Goodwill Confirms Data Breach, Claims Backoff Isn't the Culprit

 
 
By Sean Michael Kerner  |  Posted 2014-09-04 Email Print this article Print
 
 
 
 
 
 
 
data breach

A data breach that involved potentially 868,000 credit cards and was first suspected back in July is now confirmed.

Goodwill Industries confirmed on Sept. 3 that it was in fact the victim of a data breach; surprisingly, however, that breach is not the result of Backoff point-of-sale (PoS) malware.

The Goodwill breach was initially reported on in July by eWEEK and other media outlets as being under investigation by Goodwill and the U.S. Secret Service.

Goodwill is an international organization that helps families and individuals in need with job training and other services. It funds its efforts in part through a network of retail locations where donated goods are sold.

Lauren Lawson-Zilai, director of public relations and national spokesperson for Goodwill Industries International (GII), told eWEEK in an email that when the organization became aware of the data security issue, it informed the public on July 21. Since then, Lawson-Zilai said that GII and the 20 impacted Goodwill members engaged a third-party forensic expert to conduct an extensive investigation. GII and the 20 Goodwill members have been working closely with federal law enforcement authorities to determine the facts, she added.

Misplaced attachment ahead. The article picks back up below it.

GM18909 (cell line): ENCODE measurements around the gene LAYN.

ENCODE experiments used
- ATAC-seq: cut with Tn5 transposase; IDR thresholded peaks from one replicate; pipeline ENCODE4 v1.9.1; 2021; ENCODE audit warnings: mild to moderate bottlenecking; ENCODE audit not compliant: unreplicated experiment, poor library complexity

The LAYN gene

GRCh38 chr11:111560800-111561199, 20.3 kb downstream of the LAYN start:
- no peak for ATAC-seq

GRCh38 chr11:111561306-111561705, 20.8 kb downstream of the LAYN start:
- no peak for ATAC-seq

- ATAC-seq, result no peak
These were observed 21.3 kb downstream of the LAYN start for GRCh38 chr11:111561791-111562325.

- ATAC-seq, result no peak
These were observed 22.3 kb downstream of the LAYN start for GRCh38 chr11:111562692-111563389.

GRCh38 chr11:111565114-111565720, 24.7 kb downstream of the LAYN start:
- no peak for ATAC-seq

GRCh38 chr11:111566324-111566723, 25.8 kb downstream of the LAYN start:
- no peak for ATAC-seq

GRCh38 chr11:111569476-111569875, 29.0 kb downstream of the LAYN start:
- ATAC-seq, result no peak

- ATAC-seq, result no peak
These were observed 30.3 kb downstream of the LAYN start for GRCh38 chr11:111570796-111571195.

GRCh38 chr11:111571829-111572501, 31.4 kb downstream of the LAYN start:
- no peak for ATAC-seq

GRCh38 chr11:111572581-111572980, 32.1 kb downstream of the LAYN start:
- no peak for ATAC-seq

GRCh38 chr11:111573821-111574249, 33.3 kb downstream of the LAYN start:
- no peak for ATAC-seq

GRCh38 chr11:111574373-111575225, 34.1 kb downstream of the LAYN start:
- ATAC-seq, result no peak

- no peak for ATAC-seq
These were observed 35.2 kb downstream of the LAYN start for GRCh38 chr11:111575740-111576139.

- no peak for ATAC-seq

With the forensic investigation complete, GII is now providing details on what actually occurred. That attack is thought to have been operational between Feb. 10, 2013, and Aug. 14, 2014, and was directed against a third-party vendor's systems. In total, 20 Goodwill members responsible for 330 Goodwill stores were affected by the breach. Approximately 868,000 credit cards are potentially involved in the data breach.

"The third-party vendor's affected systems contained payment card information such as names, payment card numbers and expiration dates of these 20 Goodwill members' customers," Lawson-Zilai said. "There is no evidence that other customer personal information, such as addresses or PINs, was affected by this issue."

Lawson-Zilai stressed that the malware found on the third-party vendor's systems no longer presents a threat to individuals shopping at the impacted Goodwill members' stores. She added that the investigation found no evidence of malware on any Goodwill internal systems.

The issue of retail PoS malware has been a growing concern in 2014, with breaches of a number of businesses, including Target, Neiman Marcus, UPS and perhaps Home Depot. The Secret Service has warned that 1,000 U.S. businesses could potentially be impacted by the Backoff PoS malware. Goodwill, however, is not one of those 1,000 retailers.

"Our outside forensic expert has confirmed that the malware is known as rawpos, according to the Symantec reference," Lawson-Zilai said. "This data compromise incident is not related to the Backoff malware."

The rawpos malware is rated by Symantec as having a low risk level and is identified as being a Trojan that was first discovered in February of this year.

Sean Michael Kerner is a senior editor at eWEEK and InternetNews.com. Follow him on Twitter @TechJournalist.

 
 
 
 
 
 
 
 
 
 
 
 
 

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